What are Skin Masses on Cats?
What is it?
How is it Treated?
No specific breeds of cats are known to be predisposed to skin masses. Skin masses can occur in cats of any breed or age.
While grooming her beloved Persian cat, Fluffy, Amanda noticed a small, unusual lump on his skin. Concerned about this new discovery, she promptly scheduled a visit to the veterinarian to have it examined.
Skin masses on cats are growths that appear or are felt on their skin. These growths usually look like skin lumps in cats or bumps on your cats, but sometimes they can grow into tumors. Sometimes, though, they aren’t visible at all.
There are two types of skin masses: benign and malignant. Benign skin masses are harmless and usually don’t require treatment of skin lumps. Malignant skin masses, however, can become cancerous over time.
- Benign skin masses tend to develop on the face, ears, paws, tail, and neck. They can also form on other body parts, including the abdomen, back, chest, and shoulders. Most of the time, benign skin masses are caused by parasites, bacteria, or mites.
- Malignant skin masses, on the other hand, are much rarer. They typically form on the nose, mouth, eyelids, lips, anus, genitals, and scrotum. Some of these cancers spread to other body areas, while others remain confined to where they started.
While malignant skin masses are uncommon, they can be deadly if left untreated. Fortunately, early detection is possible. Regular veterinary exams can detect skin masses before they turn into cancerous tumors.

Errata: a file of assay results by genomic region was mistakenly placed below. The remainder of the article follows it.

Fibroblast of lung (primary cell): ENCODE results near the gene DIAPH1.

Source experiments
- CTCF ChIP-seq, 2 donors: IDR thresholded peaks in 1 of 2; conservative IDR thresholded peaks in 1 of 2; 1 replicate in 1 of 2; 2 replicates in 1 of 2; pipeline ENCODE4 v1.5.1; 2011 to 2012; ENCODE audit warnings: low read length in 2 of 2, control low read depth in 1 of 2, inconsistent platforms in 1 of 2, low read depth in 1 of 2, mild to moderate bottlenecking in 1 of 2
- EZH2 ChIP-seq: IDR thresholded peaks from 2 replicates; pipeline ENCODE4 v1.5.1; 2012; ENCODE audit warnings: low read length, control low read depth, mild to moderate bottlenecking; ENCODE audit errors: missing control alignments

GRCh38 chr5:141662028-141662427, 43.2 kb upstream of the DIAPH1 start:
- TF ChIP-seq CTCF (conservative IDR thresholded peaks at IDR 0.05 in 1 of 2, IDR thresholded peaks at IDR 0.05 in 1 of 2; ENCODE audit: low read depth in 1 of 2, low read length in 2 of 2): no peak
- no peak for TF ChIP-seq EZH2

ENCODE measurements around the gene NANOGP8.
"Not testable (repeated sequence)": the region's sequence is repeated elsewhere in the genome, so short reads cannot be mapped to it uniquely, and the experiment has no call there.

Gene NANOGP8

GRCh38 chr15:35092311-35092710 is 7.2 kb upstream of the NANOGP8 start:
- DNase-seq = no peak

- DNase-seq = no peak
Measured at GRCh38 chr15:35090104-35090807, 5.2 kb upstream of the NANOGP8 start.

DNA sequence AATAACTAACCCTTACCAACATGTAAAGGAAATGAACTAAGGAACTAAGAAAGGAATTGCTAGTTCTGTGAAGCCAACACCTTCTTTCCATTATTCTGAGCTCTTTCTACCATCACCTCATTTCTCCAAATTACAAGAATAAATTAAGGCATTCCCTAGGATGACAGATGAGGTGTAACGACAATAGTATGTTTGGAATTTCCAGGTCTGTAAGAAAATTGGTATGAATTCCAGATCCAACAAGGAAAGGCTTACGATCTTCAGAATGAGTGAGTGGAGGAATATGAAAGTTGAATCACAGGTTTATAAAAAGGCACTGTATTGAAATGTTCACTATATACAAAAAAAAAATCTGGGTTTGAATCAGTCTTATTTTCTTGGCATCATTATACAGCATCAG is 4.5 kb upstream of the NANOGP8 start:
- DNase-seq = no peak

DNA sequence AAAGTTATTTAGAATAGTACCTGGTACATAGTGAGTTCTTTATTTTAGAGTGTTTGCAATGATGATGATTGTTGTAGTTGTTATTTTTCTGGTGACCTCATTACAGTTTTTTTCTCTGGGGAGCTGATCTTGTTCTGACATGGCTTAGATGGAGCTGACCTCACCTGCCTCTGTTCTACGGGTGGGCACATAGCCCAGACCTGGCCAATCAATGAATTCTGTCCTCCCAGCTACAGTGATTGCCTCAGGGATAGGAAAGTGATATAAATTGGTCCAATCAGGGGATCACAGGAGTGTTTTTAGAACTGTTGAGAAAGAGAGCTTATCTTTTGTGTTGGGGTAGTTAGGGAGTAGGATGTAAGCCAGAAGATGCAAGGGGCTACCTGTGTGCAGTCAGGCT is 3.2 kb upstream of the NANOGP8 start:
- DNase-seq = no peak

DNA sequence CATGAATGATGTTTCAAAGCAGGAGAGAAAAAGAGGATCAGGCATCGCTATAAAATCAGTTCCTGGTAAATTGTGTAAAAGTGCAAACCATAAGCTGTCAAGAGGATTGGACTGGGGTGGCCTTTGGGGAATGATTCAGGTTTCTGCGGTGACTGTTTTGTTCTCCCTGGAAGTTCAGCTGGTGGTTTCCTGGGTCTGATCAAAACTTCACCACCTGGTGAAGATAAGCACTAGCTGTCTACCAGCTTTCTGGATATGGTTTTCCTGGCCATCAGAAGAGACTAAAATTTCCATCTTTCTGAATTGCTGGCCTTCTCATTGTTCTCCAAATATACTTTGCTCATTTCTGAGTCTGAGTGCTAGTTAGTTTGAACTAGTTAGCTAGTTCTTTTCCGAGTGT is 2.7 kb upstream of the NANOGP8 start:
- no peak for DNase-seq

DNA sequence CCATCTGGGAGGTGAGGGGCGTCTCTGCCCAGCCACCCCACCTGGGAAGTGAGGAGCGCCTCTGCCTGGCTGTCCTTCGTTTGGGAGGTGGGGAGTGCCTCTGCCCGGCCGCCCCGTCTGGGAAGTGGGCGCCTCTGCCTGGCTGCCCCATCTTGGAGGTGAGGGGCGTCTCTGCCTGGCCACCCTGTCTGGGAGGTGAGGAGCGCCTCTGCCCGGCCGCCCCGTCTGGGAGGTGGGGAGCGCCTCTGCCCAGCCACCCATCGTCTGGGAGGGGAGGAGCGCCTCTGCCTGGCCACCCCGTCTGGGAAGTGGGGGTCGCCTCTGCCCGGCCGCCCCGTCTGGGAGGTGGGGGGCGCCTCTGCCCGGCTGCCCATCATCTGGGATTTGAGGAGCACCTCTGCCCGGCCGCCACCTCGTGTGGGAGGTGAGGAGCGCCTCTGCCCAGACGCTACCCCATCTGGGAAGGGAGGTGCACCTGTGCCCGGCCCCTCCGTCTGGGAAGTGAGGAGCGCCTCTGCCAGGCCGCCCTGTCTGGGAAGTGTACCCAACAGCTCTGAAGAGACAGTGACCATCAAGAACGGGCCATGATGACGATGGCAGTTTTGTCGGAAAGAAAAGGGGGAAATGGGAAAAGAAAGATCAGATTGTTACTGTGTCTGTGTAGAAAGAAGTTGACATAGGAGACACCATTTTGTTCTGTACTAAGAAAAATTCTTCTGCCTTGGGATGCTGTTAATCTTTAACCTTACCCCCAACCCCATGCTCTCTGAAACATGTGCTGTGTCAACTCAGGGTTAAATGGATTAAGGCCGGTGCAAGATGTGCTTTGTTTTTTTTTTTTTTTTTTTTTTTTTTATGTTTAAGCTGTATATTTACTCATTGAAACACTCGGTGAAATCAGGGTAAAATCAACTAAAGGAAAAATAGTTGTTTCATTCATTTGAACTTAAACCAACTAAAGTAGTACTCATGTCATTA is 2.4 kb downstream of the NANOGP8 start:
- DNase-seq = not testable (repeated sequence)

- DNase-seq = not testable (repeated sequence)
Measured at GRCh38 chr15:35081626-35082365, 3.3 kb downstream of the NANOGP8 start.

There are many different types of tumors or malignant lumps and bumps on cats. Some of the most common ones include:
- Surgical granulomas are usually caused by foreign bodies such as fleas or ticks. They can sometimes lead to infection.
- Mammary tumors are benign growths that develop inside the mammary glands.
- Lipoma – This soft tissue tumor develops within the skin and can grow quite large.
- Cysts are fluid-filled sacs that form around organs or tissues.
- Granular cell tumor – This cancerous tumor grows beneath the surface affecting the skin and causing ulcers.
Causes of Skin Masses on Cats
Several conditions, including allergies, parasites, cancer, and other health problems, often cause these lumps and bumps. Some cases of skin mass are harmless, while others can lead to severe medical complications.
Squamous cell carcinoma is the most common type of feline skin mass. They tend to develop on skin areas that receive regular sunlight, such as the head, ears, paws, tail, and belly. These tumors are usually small (less than 0.4 inches or 1 centimeter) and are most likely to occur on the head or abdomen. Other factors include age, breed like a Himalayan or a Siamese cat, diet, genetics, and hormonal status. Most cases of squamous cell carcinoma are found during routine examinations. However, some tumors generally may go unnoticed for months or even years.
A cat with excessive sun exposure is more likely to contract skin cancer. This is because sunlight causes damage to cells, including DNA mutations. This leads to changes in gene expression and, ultimately, cancer development. In addition, ultraviolet radiation damages melanocytes, the cells responsible for producing pigment. Melanin protects against UV rays, so it makes sense that people with darker hair and eyes are less susceptible to developing skin cancer.